Speakers at the Top Producer Seminar in Chicago this week were far from certain that a new farm bill will be passed this year.
Michael Dykes, director of global affairs for Monsanto, believes getting a farm bill passed this year will be difficult. For one thing, Congress is facing a very short session of less than 100 days. And with "open" rules in the House of Representatives that do not limit the number of amendments that can be offered by any member, the debate could go on for some time. "It’s not at all clear that what you have coming out of House ag committee will be the bill you get coming out the other end of the House debate," he says.
"I’m not optimistic we will have a farm bill this year, but I hope I’m wrong," adds Wayne Myes, director of ag programs for Kennedy and Coe. "A farm bill will allow you to do your business planning. In any event, you still need to work your strategic plan for your farm, and if there is a farm bill, work to maximize benefits."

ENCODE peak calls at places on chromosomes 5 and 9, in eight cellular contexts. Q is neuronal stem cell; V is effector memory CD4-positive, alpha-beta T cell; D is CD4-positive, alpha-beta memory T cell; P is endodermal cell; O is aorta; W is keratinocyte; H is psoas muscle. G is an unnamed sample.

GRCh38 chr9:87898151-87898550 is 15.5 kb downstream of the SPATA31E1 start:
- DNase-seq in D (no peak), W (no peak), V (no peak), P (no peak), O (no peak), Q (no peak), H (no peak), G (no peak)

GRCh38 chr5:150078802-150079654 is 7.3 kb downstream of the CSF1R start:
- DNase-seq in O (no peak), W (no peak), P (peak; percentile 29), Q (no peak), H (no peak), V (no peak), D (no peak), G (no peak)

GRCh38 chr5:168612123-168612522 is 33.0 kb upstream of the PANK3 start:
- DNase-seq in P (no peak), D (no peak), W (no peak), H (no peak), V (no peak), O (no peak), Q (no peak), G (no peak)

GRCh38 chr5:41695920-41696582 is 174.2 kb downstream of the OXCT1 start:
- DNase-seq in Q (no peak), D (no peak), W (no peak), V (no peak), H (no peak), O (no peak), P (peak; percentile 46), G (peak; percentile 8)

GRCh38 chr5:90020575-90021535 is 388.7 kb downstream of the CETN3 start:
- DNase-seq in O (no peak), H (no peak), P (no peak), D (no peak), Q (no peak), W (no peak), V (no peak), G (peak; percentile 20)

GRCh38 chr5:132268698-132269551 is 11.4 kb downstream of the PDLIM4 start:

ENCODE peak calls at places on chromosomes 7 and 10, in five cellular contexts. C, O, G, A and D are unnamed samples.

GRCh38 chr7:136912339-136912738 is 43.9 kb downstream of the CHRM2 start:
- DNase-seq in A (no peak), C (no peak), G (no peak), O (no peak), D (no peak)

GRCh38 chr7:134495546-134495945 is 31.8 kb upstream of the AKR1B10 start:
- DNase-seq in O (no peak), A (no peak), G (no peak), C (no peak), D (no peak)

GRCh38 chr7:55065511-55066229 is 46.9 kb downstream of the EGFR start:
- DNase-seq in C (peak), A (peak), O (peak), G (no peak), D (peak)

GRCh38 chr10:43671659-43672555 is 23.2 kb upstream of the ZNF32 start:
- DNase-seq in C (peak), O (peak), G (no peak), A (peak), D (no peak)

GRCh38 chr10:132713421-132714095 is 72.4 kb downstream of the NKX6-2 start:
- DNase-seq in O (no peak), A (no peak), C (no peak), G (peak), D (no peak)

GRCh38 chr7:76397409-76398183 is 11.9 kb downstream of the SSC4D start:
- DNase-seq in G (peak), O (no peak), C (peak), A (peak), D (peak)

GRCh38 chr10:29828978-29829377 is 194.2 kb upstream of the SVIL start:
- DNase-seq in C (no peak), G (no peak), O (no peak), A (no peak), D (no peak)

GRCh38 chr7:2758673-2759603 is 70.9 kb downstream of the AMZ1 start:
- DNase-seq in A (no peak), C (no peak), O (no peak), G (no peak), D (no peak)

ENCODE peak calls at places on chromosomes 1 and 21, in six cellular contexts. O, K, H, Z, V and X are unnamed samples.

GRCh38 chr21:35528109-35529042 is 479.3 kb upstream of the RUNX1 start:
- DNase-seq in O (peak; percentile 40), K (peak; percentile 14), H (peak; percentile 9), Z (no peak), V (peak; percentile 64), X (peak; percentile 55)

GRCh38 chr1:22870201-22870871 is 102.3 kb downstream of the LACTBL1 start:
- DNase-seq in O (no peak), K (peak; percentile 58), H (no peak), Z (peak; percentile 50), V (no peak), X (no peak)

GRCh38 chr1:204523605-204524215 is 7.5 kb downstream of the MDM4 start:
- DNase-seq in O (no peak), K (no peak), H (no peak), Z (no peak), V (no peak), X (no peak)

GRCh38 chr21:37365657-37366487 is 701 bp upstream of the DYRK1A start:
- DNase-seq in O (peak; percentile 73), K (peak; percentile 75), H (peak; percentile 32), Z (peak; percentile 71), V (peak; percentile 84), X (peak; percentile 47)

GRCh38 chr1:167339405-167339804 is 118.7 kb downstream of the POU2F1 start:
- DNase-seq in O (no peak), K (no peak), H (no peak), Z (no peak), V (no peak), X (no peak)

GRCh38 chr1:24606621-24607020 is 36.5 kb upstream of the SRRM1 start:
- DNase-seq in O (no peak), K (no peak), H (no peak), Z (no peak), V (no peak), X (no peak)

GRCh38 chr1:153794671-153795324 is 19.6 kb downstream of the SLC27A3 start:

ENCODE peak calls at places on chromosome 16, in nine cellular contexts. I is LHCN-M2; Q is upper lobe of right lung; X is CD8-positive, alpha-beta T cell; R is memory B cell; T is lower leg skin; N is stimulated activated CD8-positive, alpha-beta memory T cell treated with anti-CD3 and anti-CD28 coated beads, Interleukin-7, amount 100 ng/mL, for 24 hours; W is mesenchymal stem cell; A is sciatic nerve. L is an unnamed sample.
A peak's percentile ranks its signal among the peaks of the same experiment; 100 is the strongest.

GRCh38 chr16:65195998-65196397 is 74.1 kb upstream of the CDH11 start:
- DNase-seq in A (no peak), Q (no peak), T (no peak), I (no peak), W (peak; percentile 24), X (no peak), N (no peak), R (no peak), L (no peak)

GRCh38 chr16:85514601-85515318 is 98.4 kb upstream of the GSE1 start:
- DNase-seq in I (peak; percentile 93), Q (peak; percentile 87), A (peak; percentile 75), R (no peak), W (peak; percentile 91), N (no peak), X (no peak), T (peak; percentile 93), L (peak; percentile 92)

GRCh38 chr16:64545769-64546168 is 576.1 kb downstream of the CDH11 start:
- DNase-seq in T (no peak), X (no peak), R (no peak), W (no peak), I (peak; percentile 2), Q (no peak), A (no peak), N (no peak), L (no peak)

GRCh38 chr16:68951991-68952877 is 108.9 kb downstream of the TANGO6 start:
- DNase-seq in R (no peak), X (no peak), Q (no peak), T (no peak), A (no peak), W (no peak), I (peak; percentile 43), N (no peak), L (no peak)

Jim Wiesemeyer, vice president of farm and trade policy for Informa Economics, says a new farm bill is a possibility because Congress will want to show it can pass legislation prior to the November elections. And because of the dismal federal budget outlook in 2013, getting the farm bill done now could mean fewer cuts now rather than later.
"I believe a farm bill could get done. If it does, look for the Senate to have its mark-up completed by Memorial Day, and the House complete its debate by the July 4th recess," he says.